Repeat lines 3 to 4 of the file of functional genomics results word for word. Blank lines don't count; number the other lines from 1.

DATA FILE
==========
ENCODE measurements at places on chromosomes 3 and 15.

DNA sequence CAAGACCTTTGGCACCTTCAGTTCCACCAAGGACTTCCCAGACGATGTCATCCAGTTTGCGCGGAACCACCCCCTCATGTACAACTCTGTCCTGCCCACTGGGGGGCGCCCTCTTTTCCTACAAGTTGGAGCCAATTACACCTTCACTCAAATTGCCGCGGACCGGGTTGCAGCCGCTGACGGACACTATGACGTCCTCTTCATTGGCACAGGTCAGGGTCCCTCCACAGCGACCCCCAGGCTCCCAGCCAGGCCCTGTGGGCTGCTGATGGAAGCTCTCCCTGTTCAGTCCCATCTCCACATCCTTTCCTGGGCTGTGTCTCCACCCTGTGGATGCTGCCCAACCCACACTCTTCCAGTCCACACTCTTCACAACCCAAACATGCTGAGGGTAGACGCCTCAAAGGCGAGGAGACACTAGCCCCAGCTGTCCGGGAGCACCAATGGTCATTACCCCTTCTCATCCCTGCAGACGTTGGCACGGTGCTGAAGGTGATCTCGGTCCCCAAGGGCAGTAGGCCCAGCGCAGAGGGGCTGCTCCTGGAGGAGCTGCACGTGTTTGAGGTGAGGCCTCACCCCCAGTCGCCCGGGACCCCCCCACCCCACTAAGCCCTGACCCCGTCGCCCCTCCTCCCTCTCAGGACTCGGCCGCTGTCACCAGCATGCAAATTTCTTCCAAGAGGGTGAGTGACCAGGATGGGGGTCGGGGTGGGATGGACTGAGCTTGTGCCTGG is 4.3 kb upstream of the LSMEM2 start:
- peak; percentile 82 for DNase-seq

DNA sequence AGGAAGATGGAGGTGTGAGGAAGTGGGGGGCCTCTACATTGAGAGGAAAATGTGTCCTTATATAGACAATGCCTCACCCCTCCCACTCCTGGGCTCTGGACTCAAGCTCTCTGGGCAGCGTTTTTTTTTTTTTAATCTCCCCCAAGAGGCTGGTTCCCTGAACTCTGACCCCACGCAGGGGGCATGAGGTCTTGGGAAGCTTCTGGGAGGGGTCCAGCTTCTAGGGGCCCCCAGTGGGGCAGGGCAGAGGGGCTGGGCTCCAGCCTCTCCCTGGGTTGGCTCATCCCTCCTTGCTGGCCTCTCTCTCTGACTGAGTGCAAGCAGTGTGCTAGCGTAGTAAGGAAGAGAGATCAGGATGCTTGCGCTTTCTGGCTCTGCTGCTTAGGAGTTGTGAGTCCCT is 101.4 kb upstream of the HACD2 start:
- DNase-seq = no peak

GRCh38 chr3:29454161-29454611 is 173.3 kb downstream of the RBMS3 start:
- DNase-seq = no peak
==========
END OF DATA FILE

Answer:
- peak; percentile 82 for DNase-seq

DNA sequence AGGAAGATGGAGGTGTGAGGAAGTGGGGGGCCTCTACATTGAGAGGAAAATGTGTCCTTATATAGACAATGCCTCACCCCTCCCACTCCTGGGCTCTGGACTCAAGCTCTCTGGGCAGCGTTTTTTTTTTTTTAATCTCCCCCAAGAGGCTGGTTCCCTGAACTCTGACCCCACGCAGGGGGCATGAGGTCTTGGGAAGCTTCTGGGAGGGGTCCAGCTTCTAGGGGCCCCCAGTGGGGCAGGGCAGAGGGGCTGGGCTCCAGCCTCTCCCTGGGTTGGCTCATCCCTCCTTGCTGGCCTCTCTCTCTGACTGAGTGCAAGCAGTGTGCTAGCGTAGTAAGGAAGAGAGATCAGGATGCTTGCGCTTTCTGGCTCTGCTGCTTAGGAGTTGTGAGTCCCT is 101.4 kb upstream of the HACD2 start: